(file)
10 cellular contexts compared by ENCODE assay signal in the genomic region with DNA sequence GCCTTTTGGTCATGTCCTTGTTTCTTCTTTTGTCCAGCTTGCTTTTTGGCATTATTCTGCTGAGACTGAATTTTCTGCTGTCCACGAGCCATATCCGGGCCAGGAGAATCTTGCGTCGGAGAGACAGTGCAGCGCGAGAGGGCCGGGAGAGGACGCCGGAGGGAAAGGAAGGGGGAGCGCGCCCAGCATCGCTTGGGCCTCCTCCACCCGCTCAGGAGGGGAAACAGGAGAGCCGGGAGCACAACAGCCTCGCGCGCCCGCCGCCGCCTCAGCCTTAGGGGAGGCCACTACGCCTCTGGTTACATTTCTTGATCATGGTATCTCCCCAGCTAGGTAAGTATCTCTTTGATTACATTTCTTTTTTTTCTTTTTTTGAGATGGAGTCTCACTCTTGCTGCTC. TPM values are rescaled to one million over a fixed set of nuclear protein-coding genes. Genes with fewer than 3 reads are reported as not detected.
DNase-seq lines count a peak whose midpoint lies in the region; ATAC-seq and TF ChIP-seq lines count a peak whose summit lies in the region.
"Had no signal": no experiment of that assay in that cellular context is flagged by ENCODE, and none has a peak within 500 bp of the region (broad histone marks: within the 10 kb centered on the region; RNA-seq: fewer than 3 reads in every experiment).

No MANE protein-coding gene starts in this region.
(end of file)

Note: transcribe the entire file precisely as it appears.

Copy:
10 cellular contexts compared by ENCODE assay signal in the genomic region with DNA sequence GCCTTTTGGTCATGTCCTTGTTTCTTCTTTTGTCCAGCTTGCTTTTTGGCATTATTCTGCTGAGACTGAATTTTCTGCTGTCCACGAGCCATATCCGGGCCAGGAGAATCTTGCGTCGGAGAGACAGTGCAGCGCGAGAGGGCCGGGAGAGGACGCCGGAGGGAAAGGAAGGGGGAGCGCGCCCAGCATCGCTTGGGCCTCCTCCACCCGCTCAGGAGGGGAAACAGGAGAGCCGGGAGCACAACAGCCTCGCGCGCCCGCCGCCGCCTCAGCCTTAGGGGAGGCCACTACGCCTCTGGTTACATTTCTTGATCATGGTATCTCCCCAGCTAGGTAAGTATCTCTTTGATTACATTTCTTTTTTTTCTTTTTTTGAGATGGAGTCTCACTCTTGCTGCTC. TPM values are rescaled to one million over a fixed set of nuclear protein-coding genes. Genes with fewer than 3 reads are reported as not detected.
DNase-seq lines count a peak whose midpoint lies in the region; ATAC-seq and TF ChIP-seq lines count a peak whose summit lies in the region.
"Had no signal": no experiment of that assay in that cellular context is flagged by ENCODE, and none has a peak within 500 bp of the region (broad histone marks: within the 10 kb centered on the region; RNA-seq: fewer than 3 reads in every experiment).

No MANE protein-coding gene starts in this region.